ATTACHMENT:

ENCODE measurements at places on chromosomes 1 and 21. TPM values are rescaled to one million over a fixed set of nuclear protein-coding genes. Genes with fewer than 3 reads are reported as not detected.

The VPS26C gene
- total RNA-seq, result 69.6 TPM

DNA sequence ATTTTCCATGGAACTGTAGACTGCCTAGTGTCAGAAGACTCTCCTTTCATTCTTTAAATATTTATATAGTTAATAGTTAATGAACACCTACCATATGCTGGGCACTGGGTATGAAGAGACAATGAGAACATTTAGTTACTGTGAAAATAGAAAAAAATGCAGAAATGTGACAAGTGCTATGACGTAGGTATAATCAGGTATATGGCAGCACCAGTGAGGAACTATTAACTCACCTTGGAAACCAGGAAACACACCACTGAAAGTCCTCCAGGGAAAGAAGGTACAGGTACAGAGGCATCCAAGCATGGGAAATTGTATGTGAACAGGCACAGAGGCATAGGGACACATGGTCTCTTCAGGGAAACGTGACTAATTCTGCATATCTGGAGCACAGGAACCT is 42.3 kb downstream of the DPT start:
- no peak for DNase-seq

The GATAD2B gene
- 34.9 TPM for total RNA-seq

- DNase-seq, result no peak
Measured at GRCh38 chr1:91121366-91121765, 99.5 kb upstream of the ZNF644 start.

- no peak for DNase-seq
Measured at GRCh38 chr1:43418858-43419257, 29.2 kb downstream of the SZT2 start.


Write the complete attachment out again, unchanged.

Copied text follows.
ENCODE measurements at places on chromosomes 1 and 21. TPM values are rescaled to one million over a fixed set of nuclear protein-coding genes. Genes with fewer than 3 reads are reported as not detected.

The VPS26C gene
- total RNA-seq, result 69.6 TPM

DNA sequence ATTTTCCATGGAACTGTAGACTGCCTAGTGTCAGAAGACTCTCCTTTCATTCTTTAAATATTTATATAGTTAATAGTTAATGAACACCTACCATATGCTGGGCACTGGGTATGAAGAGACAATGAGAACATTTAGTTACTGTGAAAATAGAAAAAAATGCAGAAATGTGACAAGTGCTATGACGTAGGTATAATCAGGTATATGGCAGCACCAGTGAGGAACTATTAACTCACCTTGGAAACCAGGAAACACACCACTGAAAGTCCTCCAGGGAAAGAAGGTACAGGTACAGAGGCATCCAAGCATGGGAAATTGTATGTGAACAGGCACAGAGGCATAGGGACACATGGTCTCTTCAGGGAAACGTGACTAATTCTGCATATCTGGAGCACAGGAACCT is 42.3 kb downstream of the DPT start:
- no peak for DNase-seq

The GATAD2B gene
- 34.9 TPM for total RNA-seq

- DNase-seq, result no peak
Measured at GRCh38 chr1:91121366-91121765, 99.5 kb upstream of the ZNF644 start.

- no peak for DNase-seq
Measured at GRCh38 chr1:43418858-43419257, 29.2 kb downstream of the SZT2 start.